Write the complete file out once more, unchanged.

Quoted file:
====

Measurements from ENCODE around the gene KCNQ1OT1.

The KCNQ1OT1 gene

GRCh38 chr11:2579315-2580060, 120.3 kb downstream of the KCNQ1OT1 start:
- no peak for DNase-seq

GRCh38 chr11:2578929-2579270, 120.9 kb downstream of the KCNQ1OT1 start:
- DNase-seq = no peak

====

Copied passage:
Measurements from ENCODE around the gene KCNQ1OT1.

The KCNQ1OT1 gene

GRCh38 chr11:2579315-2580060, 120.3 kb downstream of the KCNQ1OT1 start:
- no peak for DNase-seq

GRCh38 chr11:2578929-2579270, 120.9 kb downstream of the KCNQ1OT1 start:
- DNase-seq = no peak